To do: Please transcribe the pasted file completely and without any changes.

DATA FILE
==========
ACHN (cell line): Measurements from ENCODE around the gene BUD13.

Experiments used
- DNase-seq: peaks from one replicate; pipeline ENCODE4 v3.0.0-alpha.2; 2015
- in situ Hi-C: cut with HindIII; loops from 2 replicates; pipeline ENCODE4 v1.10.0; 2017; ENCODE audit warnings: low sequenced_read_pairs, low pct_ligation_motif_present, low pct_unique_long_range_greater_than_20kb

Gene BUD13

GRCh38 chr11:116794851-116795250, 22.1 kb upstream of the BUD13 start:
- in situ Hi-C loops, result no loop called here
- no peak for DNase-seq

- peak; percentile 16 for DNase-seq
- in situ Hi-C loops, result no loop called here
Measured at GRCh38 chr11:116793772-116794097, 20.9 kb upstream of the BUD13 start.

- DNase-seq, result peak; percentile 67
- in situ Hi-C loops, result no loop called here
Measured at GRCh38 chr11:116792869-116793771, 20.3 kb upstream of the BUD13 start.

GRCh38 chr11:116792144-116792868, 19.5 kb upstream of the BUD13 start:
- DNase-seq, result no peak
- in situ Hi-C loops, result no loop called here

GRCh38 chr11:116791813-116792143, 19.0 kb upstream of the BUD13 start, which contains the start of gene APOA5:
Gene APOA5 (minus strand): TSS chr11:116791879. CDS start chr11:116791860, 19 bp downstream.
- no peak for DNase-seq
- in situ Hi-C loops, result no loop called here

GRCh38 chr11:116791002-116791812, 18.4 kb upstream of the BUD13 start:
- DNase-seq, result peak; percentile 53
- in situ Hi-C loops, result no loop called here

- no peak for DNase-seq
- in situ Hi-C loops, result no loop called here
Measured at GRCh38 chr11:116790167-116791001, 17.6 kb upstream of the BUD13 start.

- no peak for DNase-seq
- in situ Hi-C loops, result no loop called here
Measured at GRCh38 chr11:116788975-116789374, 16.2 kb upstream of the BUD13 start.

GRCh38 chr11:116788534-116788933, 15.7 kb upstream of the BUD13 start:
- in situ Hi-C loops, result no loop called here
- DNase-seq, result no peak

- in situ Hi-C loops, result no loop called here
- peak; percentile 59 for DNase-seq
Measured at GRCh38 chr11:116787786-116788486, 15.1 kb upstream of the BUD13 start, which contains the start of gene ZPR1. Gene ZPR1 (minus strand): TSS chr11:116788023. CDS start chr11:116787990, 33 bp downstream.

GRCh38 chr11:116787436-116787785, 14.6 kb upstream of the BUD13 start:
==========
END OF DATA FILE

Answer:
ACHN (cell line): Measurements from ENCODE around the gene BUD13.

Experiments used
- DNase-seq: peaks from one replicate; pipeline ENCODE4 v3.0.0-alpha.2; 2015
- in situ Hi-C: cut with HindIII; loops from 2 replicates; pipeline ENCODE4 v1.10.0; 2017; ENCODE audit warnings: low sequenced_read_pairs, low pct_ligation_motif_present, low pct_unique_long_range_greater_than_20kb

Gene BUD13

GRCh38 chr11:116794851-116795250, 22.1 kb upstream of the BUD13 start:
- in situ Hi-C loops, result no loop called here
- no peak for DNase-seq

- peak; percentile 16 for DNase-seq
- in situ Hi-C loops, result no loop called here
Measured at GRCh38 chr11:116793772-116794097, 20.9 kb upstream of the BUD13 start.

- DNase-seq, result peak; percentile 67
- in situ Hi-C loops, result no loop called here
Measured at GRCh38 chr11:116792869-116793771, 20.3 kb upstream of the BUD13 start.

GRCh38 chr11:116792144-116792868, 19.5 kb upstream of the BUD13 start:
- DNase-seq, result no peak
- in situ Hi-C loops, result no loop called here

GRCh38 chr11:116791813-116792143, 19.0 kb upstream of the BUD13 start, which contains the start of gene APOA5:
Gene APOA5 (minus strand): TSS chr11:116791879. CDS start chr11:116791860, 19 bp downstream.
- no peak for DNase-seq
- in situ Hi-C loops, result no loop called here

GRCh38 chr11:116791002-116791812, 18.4 kb upstream of the BUD13 start:
- DNase-seq, result peak; percentile 53
- in situ Hi-C loops, result no loop called here

- no peak for DNase-seq
- in situ Hi-C loops, result no loop called here
Measured at GRCh38 chr11:116790167-116791001, 17.6 kb upstream of the BUD13 start.

- no peak for DNase-seq
- in situ Hi-C loops, result no loop called here
Measured at GRCh38 chr11:116788975-116789374, 16.2 kb upstream of the BUD13 start.

GRCh38 chr11:116788534-116788933, 15.7 kb upstream of the BUD13 start:
- in situ Hi-C loops, result no loop called here
- DNase-seq, result no peak

- in situ Hi-C loops, result no loop called here
- peak; percentile 59 for DNase-seq
Measured at GRCh38 chr11:116787786-116788486, 15.1 kb upstream of the BUD13 start, which contains the start of gene ZPR1. Gene ZPR1 (minus strand): TSS chr11:116788023. CDS start chr11:116787990, 33 bp downstream.

GRCh38 chr11:116787436-116787785, 14.6 kb upstream of the BUD13 start: